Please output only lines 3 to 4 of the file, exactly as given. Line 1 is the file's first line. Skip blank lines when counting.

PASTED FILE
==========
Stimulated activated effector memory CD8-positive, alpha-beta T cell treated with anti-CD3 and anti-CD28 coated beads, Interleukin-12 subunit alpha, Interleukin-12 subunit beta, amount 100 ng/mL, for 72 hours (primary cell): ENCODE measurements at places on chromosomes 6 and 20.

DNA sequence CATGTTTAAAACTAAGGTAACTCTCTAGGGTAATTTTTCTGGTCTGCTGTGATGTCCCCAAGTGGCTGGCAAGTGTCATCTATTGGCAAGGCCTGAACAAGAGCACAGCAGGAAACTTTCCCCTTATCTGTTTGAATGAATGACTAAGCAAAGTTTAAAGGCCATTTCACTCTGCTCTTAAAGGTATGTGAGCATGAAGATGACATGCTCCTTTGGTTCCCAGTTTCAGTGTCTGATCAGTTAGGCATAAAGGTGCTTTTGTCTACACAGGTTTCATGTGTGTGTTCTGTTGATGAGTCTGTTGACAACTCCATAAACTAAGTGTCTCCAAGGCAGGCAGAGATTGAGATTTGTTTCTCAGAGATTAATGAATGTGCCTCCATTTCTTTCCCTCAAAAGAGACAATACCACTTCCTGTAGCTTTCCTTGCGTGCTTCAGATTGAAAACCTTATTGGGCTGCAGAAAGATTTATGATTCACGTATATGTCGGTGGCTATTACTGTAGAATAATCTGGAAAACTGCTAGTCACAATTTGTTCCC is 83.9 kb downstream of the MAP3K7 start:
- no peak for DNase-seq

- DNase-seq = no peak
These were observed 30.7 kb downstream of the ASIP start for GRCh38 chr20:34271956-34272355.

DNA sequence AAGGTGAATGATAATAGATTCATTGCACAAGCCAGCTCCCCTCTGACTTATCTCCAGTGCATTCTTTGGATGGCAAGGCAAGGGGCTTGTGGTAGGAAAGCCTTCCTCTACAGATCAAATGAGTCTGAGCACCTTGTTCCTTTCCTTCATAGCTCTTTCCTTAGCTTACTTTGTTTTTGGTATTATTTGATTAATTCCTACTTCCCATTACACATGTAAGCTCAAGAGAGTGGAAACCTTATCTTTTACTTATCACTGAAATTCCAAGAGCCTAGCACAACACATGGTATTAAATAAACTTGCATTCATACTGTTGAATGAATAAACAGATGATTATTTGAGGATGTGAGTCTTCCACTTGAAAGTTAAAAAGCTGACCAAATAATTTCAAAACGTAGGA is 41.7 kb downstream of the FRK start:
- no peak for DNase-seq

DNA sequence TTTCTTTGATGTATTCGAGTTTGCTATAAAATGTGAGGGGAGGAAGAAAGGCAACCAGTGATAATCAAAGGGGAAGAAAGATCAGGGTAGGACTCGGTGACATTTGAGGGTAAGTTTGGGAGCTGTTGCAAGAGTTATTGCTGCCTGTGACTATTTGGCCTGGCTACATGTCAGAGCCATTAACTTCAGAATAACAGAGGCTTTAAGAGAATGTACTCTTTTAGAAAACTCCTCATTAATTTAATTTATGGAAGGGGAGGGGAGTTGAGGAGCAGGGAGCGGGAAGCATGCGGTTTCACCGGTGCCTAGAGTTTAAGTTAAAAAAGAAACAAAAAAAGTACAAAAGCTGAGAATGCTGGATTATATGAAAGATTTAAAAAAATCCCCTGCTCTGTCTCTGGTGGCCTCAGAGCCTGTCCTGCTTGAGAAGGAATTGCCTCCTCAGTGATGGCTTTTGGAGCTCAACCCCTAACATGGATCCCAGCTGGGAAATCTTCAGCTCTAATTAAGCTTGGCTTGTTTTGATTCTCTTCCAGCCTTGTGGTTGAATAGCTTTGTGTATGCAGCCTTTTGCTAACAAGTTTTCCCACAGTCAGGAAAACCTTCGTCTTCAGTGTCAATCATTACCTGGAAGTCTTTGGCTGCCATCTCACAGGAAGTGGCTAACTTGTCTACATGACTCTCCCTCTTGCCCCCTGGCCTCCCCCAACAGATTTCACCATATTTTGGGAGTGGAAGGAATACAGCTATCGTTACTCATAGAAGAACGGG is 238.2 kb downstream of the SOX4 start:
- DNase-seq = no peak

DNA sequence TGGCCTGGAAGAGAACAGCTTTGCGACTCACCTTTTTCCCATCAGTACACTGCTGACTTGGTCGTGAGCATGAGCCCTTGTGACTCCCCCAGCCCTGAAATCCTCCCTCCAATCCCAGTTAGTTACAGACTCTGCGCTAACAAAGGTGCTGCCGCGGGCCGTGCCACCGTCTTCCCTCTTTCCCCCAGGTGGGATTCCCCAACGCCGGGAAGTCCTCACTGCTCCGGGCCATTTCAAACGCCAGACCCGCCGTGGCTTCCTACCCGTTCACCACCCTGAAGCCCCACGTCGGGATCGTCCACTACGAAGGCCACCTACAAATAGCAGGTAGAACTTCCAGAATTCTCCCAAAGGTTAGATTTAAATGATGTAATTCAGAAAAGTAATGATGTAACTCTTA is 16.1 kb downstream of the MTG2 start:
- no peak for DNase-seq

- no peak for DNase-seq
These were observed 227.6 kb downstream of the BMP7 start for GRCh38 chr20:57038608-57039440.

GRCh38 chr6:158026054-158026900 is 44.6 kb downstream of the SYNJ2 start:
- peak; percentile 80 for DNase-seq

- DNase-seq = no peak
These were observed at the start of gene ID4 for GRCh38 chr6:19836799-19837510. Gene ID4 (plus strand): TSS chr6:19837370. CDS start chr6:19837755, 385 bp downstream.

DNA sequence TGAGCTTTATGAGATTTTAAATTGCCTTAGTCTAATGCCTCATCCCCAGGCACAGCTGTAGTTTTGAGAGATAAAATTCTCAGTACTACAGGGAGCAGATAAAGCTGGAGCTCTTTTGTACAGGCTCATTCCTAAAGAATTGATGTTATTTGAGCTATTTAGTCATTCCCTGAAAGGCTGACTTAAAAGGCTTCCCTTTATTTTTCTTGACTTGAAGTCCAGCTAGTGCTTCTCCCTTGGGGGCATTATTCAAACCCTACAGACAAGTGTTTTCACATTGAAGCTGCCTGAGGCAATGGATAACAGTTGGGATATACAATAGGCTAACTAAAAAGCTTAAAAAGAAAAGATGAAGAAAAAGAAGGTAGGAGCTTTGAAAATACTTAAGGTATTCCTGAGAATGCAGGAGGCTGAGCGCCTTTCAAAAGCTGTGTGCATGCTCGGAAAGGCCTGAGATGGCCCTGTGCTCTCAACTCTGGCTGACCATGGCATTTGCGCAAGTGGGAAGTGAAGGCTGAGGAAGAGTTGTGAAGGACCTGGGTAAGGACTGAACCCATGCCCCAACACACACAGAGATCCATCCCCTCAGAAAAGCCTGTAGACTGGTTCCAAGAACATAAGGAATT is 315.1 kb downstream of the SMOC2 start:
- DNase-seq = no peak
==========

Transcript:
- no peak for DNase-seq

- DNase-seq = no peak